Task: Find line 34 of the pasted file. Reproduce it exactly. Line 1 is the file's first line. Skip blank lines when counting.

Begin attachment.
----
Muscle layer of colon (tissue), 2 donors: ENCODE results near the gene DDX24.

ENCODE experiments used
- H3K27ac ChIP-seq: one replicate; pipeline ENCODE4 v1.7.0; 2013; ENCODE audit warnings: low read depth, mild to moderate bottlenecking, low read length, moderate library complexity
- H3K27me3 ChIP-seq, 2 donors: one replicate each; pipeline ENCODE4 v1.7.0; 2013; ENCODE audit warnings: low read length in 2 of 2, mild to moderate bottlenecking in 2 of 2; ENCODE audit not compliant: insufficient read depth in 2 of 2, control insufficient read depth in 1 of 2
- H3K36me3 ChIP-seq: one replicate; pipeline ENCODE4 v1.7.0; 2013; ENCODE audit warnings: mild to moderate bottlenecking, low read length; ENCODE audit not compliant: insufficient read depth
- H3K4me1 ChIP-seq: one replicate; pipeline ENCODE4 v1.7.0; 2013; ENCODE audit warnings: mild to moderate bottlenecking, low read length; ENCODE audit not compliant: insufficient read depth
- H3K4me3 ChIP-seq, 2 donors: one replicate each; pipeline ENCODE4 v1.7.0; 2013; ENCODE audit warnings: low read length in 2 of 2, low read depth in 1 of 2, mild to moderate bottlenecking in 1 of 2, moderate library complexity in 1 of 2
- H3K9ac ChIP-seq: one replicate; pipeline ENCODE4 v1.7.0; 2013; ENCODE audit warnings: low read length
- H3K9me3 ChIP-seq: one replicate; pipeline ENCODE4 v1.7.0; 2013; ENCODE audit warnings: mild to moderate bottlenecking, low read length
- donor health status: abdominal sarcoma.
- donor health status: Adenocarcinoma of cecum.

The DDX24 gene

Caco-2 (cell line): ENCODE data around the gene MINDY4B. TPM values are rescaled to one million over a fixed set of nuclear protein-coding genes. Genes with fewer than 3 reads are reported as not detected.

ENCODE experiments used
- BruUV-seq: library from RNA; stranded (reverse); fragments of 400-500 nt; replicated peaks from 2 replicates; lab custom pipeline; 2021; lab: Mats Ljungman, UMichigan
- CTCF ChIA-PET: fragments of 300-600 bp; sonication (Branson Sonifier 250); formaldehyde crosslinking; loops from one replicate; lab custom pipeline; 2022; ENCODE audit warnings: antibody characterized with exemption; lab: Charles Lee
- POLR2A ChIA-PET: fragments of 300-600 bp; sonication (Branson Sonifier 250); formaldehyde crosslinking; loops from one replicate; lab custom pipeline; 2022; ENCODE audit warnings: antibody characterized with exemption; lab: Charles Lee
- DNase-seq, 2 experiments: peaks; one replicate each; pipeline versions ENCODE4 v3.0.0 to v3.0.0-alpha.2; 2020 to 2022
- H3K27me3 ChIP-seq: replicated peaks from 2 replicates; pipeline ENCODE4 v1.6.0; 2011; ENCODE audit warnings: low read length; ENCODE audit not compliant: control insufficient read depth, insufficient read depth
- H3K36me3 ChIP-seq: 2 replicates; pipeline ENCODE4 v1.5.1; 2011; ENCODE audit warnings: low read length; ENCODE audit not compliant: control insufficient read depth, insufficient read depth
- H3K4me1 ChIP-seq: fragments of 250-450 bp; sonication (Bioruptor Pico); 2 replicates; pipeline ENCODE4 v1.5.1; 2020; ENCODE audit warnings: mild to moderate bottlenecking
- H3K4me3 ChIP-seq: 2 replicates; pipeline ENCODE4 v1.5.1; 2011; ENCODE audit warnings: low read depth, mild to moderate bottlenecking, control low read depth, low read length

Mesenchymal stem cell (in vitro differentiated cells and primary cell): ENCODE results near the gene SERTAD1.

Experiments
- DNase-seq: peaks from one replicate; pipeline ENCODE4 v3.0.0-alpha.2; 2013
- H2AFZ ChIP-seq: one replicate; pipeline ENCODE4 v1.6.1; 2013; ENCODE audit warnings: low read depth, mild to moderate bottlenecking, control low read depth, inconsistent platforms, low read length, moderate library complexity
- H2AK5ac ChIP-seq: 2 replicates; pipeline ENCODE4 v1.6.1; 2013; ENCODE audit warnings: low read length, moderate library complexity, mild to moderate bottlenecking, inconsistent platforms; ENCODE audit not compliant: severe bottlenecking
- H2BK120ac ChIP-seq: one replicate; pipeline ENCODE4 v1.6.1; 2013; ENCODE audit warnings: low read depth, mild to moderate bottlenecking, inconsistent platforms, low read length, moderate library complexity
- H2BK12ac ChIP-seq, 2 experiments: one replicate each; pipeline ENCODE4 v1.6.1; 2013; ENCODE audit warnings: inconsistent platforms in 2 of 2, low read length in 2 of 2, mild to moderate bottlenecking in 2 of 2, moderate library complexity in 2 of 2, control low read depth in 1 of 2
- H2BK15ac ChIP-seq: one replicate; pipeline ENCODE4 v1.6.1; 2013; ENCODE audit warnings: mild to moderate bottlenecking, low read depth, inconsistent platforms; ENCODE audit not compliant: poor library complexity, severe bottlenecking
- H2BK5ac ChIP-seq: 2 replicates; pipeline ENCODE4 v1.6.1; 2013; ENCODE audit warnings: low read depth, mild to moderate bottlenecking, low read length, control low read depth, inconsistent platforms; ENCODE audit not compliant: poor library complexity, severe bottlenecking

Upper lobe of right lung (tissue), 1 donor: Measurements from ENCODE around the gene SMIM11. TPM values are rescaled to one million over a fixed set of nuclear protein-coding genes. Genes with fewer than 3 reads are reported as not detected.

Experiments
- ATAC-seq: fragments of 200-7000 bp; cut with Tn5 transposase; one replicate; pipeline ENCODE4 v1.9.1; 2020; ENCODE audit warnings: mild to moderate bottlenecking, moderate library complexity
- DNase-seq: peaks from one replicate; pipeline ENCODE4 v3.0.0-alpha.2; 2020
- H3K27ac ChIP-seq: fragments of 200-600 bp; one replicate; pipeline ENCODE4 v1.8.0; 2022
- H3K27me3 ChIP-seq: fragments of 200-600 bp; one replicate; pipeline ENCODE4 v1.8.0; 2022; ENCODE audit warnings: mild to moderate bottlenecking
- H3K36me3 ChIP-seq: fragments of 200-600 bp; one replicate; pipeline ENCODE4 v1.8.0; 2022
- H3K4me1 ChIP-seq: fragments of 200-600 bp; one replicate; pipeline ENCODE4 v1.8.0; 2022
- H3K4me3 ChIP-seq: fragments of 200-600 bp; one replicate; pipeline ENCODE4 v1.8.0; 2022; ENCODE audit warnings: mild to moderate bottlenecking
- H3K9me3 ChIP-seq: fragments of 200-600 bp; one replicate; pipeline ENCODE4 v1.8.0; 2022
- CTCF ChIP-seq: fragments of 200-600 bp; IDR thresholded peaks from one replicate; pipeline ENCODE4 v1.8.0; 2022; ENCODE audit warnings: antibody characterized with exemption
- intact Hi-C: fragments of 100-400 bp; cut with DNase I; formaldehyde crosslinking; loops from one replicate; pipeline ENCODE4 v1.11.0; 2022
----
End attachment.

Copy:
- ATAC-seq: fragments of 200-7000 bp; cut with Tn5 transposase; one replicate; pipeline ENCODE4 v1.9.1; 2020; ENCODE audit warnings: mild to moderate bottlenecking, moderate library complexity